Luke: I’ve known Joshua for about 8 years now. We met at one of his shows at Jammin Java (Virginia) and he and his band called me after the show and said that their prior sleeping arrangements fell through. We chatted late into the night and I raised the question of recording with him and the boys. It took us two years to get on each other’s calendars, but the result was For You, I Built a Mountain. The thing I love the most about working with Joshua is that the raw, unfinished songs I write are going to sound completely different once he gets his hands and his mind circling in his head. Many of the songs we have recorded with one another are “images” of our collected minds and I truly love that blending of minds to produce albums.
The album title is intriguing and unique; what led to it being the album title? Were there any other titles you were considering?
Luke: I’d been kicking around a lot of different album titles for the past few years and Which Wolf Will You Feed? came out on top. I’m not sure when or where I first read the Native American parable about Two Wolves but it has been there, living and breathing, in my mind for quite some time. I’ve never been able to shake it, even after recording the album. The corresponding song dives into a few of the “battles” that have been going on inside me for quite some time and I hope that the listener will allow themselves to reflect on their own battles. There are several personal reasons for my choosing this title but in the end, it comes down to this idea of light versus dark, love and hate, good versus bad and that constant battle that rages in my heart and mind.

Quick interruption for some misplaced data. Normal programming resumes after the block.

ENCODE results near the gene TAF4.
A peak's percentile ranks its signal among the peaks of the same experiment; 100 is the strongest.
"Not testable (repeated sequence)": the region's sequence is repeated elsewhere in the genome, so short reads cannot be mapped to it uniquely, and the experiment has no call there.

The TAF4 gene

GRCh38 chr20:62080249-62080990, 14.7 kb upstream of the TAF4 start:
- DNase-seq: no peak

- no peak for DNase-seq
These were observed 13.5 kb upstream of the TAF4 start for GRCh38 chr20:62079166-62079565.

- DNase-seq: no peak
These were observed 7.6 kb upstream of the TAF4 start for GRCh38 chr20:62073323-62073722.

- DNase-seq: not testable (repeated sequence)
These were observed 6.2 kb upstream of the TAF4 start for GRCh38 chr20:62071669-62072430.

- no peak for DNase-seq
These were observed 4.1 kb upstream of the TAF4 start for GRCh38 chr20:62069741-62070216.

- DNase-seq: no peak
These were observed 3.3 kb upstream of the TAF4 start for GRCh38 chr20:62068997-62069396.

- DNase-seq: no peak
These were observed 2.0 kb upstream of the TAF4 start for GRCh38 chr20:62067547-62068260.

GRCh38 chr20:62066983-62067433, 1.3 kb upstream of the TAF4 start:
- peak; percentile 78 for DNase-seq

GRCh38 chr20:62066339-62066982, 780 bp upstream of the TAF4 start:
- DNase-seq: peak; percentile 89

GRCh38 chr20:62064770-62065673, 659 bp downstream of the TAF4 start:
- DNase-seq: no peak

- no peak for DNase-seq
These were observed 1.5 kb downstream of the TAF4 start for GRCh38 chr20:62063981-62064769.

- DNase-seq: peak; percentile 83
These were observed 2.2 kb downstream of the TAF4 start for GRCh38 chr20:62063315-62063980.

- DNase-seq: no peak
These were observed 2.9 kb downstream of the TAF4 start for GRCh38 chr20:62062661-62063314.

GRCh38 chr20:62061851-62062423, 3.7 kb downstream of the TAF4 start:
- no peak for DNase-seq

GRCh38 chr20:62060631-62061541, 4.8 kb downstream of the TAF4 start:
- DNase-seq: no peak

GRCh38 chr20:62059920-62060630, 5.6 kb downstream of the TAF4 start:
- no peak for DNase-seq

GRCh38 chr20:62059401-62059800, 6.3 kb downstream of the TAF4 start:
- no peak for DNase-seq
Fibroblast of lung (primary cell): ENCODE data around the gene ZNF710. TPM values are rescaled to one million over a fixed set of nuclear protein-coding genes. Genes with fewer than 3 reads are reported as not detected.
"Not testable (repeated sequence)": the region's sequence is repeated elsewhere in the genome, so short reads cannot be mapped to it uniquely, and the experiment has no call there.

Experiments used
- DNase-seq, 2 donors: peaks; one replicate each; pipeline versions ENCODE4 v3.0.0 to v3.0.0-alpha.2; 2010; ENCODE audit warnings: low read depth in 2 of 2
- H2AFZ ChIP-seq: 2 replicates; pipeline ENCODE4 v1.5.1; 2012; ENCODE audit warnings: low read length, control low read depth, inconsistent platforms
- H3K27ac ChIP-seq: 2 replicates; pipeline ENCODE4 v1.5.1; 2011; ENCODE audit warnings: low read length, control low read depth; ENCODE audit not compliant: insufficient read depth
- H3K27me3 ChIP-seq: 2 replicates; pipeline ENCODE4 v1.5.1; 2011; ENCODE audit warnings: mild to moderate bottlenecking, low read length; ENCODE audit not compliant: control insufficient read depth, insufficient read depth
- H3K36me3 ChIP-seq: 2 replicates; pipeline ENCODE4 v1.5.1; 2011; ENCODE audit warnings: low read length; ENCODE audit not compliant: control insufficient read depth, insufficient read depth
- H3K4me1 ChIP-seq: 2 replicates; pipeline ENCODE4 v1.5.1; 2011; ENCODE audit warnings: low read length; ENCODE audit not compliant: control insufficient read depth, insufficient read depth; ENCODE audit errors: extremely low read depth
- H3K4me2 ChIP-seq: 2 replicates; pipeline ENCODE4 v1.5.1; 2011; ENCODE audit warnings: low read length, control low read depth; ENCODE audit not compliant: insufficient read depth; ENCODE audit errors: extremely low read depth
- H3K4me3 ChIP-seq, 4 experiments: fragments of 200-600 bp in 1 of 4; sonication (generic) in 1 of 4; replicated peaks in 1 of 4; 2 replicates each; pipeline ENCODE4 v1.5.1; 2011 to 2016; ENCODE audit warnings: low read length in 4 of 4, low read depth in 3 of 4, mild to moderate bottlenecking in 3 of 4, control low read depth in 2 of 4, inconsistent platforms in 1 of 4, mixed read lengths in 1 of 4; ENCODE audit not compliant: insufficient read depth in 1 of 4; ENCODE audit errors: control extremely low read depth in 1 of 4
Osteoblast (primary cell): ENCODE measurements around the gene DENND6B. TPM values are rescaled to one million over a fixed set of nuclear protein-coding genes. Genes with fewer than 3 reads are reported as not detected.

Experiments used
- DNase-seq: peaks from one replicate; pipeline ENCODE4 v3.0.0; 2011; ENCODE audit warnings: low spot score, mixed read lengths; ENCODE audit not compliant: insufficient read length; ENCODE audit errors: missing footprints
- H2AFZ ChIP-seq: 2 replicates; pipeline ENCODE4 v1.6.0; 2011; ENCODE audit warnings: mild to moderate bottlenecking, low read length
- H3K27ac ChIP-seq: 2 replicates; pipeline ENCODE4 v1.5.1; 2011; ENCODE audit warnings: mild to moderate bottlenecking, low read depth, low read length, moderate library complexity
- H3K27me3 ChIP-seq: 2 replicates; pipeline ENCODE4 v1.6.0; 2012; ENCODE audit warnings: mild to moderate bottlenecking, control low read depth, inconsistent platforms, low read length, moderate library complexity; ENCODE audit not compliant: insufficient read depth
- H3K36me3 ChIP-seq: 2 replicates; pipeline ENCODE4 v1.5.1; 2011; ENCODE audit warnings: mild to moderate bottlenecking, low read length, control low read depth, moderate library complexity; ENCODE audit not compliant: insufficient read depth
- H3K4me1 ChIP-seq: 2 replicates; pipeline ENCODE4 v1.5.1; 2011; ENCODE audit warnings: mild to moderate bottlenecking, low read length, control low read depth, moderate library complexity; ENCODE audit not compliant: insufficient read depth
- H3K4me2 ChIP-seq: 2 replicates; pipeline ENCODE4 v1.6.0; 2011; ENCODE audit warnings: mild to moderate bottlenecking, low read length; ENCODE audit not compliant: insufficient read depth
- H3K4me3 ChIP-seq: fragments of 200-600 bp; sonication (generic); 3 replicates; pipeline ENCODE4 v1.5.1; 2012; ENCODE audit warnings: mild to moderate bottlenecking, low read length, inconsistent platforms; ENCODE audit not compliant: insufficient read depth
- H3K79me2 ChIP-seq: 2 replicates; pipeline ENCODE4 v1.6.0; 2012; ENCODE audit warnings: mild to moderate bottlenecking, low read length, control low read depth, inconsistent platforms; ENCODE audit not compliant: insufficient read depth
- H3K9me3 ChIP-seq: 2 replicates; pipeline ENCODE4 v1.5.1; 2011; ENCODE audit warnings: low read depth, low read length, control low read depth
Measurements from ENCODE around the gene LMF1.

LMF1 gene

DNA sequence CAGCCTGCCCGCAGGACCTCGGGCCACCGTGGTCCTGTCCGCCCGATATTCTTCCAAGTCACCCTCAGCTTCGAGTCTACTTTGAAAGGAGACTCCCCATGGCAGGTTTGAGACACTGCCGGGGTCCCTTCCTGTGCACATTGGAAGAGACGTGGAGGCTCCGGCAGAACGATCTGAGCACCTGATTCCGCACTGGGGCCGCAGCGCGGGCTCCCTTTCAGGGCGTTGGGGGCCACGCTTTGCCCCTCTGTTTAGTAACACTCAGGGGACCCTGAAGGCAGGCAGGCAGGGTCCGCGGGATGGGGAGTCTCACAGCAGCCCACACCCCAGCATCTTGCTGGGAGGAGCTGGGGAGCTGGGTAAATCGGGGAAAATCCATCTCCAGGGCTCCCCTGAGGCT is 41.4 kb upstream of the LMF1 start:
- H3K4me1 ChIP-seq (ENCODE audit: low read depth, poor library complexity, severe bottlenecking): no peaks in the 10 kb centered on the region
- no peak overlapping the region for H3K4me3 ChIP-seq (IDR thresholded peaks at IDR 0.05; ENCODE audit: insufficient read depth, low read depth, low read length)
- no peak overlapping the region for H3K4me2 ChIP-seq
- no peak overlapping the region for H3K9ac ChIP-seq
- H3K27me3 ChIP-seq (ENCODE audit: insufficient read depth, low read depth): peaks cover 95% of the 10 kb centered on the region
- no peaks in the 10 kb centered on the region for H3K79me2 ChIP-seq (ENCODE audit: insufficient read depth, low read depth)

The original album title was going to be “All Those Mourning Hymns” but I decided against it for several reasons but mainly because of the central theme/song “Mourning Hymn #2, or for Lauren Shera” did not make the cut for this album. We’ve tried to record the song during the last 2 recording sessions but we can’t seem to get it right or more to the point, it just doesn’t match the song/sound that is in my mind. But the plan is to use this title for the next record.